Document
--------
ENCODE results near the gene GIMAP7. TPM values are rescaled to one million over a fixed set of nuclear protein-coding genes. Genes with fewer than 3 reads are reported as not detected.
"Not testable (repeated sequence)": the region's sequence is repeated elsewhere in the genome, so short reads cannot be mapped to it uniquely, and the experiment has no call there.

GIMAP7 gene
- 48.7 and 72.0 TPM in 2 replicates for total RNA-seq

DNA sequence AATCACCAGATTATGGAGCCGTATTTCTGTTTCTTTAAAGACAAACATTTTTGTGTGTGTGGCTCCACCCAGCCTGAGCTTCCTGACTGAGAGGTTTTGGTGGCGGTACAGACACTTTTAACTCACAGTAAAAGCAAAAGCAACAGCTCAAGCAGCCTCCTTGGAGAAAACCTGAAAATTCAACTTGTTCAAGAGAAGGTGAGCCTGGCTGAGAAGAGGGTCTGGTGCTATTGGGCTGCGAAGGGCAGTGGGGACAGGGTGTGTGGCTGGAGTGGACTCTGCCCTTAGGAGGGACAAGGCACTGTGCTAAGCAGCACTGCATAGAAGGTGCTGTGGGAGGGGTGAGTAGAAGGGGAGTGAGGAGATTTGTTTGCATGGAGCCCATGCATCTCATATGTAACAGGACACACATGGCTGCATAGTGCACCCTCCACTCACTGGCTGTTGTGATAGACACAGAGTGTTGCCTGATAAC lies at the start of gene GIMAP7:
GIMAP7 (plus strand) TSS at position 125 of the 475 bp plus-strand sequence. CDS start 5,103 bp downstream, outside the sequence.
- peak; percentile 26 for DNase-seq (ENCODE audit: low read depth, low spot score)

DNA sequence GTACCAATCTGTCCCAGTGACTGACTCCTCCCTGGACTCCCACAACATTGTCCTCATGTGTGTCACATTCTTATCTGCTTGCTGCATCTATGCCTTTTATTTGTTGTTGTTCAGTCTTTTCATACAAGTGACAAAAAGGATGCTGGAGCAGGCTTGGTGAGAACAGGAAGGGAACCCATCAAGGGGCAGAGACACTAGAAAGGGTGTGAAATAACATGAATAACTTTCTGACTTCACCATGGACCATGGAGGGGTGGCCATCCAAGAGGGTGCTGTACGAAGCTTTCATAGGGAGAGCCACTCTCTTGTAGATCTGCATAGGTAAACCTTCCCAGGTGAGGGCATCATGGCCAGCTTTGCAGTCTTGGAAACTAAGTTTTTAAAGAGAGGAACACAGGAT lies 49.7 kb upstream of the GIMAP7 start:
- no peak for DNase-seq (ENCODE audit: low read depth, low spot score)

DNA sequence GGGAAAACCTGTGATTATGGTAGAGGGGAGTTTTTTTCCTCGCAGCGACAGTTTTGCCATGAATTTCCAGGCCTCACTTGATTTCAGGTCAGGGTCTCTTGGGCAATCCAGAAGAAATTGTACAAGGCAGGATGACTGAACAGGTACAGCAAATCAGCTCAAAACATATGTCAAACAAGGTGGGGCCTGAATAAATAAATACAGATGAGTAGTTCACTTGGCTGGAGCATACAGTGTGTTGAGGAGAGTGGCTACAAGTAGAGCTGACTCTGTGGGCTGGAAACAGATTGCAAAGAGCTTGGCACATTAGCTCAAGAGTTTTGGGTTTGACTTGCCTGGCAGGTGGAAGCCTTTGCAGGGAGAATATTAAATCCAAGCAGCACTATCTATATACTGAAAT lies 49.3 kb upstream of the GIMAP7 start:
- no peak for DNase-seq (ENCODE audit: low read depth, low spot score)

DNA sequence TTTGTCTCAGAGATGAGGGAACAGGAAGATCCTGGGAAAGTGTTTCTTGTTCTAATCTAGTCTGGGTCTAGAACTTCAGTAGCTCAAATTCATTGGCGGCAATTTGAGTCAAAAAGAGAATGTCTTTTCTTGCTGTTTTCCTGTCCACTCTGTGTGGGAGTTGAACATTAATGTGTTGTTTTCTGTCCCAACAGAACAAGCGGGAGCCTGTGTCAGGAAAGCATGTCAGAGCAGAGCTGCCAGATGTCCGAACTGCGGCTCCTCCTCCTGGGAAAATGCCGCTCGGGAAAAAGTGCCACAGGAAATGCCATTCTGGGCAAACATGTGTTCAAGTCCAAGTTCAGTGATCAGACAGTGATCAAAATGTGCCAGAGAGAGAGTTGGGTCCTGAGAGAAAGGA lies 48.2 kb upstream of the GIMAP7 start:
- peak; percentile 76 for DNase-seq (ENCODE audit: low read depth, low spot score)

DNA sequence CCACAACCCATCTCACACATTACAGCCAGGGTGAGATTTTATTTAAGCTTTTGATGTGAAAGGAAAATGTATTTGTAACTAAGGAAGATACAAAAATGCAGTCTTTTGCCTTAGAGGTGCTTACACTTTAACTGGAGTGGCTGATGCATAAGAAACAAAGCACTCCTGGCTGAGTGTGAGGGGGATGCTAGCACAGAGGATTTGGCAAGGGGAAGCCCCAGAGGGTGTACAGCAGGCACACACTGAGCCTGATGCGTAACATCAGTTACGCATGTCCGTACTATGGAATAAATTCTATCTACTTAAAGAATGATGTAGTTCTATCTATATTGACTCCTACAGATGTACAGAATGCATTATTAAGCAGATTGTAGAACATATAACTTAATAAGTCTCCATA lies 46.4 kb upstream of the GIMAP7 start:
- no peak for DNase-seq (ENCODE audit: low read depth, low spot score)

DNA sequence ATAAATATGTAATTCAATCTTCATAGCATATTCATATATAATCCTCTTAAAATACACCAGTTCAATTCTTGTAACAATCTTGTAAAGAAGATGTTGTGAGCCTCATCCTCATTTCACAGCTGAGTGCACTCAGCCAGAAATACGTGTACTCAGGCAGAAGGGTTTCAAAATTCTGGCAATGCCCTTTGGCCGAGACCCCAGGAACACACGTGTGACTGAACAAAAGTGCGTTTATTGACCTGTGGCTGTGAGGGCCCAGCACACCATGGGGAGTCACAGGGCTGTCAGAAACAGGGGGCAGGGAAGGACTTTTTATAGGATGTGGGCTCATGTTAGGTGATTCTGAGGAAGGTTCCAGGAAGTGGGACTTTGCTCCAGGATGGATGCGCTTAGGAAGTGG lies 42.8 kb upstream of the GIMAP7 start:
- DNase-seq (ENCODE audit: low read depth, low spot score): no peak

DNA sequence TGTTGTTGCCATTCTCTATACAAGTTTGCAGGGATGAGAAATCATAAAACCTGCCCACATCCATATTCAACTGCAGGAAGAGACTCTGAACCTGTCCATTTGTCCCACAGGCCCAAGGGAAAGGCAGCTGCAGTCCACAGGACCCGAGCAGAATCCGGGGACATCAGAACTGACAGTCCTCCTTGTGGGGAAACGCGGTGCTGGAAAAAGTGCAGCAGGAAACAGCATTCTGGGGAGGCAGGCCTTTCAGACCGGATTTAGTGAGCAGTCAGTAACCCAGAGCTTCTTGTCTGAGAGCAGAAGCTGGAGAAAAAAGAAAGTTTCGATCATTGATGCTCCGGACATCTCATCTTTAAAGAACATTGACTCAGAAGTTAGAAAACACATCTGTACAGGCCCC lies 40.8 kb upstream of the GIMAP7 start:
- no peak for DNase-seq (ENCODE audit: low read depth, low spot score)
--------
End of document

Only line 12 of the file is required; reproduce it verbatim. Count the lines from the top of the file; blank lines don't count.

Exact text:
DNA sequence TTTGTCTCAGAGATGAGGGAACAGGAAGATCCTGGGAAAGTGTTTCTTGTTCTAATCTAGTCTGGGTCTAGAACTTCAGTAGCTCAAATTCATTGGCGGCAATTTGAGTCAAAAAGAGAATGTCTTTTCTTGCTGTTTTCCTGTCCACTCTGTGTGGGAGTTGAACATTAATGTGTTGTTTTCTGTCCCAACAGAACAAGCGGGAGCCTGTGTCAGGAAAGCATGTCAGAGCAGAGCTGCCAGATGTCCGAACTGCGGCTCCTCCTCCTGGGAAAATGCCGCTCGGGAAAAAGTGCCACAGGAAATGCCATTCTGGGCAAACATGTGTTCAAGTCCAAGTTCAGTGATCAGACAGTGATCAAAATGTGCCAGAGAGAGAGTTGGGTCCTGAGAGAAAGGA lies 48.2 kb upstream of the GIMAP7 start: